Following our tour of the campus, Alison suggested we get a sandwich at Fowlers on South Duke Street near the East Campus. Once again we found a parking place straight away. Fowlers is in a large converted warehouse with a cafĂ©, a delicatessen with a very good selection of foreign foods, a large cheese selection, a butcher and a fishmonger. You can eat outside on the porch if you like. It was far too hot for that the day we were there. I had the homemade pastrami which was excellent even if I did have to send the first sandwich back because they used the wrong bread. I would love to give this place a better review because management obviously cares, in the right way, about food and so much of what is served is of superior quality. Still, on the day of our visit, I felt that staff was well intended but way too disorganised and it distracted from the experience. According to Alison, good meals near campus can also be had at Elmo’s Diner which serves inexpensive good southern food and great breakfasts as well as the Cosmic Cantina for burritos and pitchers of beer.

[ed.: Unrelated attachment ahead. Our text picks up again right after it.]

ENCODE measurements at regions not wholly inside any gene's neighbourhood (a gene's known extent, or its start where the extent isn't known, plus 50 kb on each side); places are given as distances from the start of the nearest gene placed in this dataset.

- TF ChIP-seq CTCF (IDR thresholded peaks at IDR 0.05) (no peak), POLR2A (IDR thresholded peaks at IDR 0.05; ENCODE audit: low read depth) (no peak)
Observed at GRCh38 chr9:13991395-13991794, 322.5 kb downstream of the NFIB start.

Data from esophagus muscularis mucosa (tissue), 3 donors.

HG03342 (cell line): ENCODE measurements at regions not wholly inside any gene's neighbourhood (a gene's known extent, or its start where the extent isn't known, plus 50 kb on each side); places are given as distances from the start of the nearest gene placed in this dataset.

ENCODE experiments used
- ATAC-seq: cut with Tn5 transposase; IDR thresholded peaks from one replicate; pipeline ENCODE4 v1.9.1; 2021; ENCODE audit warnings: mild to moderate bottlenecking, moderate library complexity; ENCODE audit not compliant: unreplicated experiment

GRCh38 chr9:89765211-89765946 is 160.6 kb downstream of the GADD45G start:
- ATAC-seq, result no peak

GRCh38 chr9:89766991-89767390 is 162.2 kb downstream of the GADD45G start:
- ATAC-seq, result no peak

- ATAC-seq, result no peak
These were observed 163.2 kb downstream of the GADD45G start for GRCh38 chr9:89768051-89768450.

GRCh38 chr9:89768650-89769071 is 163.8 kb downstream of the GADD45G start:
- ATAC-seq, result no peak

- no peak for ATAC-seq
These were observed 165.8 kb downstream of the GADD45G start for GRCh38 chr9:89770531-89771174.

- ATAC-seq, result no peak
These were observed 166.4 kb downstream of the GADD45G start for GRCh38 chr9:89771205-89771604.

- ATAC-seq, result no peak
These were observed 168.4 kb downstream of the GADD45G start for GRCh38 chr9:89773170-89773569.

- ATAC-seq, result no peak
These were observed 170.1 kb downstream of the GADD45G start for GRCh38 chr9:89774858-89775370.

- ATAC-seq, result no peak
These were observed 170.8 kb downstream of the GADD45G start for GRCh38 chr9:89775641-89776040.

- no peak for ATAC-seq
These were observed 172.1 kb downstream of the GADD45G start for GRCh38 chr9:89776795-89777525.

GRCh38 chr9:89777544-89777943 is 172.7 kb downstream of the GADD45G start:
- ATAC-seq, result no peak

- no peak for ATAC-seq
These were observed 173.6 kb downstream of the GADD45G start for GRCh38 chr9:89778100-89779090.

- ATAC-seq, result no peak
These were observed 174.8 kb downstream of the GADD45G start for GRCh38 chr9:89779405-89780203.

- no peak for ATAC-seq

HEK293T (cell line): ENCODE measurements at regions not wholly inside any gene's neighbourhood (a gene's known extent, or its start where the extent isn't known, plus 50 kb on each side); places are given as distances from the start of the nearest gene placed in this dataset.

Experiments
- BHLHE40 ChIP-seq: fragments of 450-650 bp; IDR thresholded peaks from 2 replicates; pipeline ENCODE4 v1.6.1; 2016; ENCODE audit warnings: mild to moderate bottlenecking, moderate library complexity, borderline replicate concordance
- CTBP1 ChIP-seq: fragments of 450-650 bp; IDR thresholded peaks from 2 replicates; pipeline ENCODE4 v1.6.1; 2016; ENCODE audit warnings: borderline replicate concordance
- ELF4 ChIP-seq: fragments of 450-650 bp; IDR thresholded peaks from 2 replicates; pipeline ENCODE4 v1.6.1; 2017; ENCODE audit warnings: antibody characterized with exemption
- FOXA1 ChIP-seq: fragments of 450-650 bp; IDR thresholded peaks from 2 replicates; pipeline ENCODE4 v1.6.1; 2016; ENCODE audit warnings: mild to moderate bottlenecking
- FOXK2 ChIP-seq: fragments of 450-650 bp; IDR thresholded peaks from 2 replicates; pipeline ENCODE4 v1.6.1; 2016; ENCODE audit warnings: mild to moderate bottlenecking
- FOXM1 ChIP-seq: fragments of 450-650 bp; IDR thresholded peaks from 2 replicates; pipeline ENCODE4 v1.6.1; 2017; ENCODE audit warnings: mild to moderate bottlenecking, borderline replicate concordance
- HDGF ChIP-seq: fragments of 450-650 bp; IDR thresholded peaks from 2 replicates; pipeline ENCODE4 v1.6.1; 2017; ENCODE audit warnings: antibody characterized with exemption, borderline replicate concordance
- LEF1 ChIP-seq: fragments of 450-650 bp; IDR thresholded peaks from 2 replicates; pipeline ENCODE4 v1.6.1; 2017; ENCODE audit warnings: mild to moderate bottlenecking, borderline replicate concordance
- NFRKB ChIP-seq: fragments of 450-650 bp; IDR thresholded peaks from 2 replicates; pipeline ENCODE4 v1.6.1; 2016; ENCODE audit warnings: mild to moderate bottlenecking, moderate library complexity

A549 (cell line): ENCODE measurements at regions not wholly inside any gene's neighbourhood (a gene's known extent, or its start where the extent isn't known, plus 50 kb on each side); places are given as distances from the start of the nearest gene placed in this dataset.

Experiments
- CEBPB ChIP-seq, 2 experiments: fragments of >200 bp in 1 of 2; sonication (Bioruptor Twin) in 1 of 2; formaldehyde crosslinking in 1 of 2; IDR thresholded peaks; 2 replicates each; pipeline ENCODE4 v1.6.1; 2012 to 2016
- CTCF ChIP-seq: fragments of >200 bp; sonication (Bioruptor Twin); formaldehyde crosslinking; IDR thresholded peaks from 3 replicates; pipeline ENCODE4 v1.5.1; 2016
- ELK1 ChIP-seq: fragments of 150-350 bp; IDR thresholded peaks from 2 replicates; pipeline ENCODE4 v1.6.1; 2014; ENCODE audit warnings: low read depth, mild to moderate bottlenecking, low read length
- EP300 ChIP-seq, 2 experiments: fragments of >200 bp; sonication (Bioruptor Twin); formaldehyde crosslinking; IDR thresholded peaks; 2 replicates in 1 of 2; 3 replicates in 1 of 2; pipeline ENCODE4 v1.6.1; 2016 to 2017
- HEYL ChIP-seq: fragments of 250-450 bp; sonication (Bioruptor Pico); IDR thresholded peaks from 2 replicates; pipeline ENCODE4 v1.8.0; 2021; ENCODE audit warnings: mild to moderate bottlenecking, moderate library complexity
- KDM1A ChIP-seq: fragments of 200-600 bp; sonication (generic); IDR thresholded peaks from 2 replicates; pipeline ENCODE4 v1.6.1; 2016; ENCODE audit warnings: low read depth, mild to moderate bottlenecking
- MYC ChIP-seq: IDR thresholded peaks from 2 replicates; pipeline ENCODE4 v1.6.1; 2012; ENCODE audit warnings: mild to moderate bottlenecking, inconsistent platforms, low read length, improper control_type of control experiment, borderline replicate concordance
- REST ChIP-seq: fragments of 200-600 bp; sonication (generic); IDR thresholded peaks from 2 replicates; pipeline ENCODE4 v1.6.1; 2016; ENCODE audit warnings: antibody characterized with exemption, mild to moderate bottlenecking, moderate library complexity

Following our lunch, we drove around the East Campus and past a Durham Shrine to fine food – the Magnolia Grill. Founded by chef owners Ben and Karen Barker, the Magnolia Grill serves sophisticated and beautifully prepared versions of traditional southern food and is one of my favourite places to eat in the South. Sadly, there was no time for a meal during this visit. Reservations can be hard to come by, but go if you can get a table.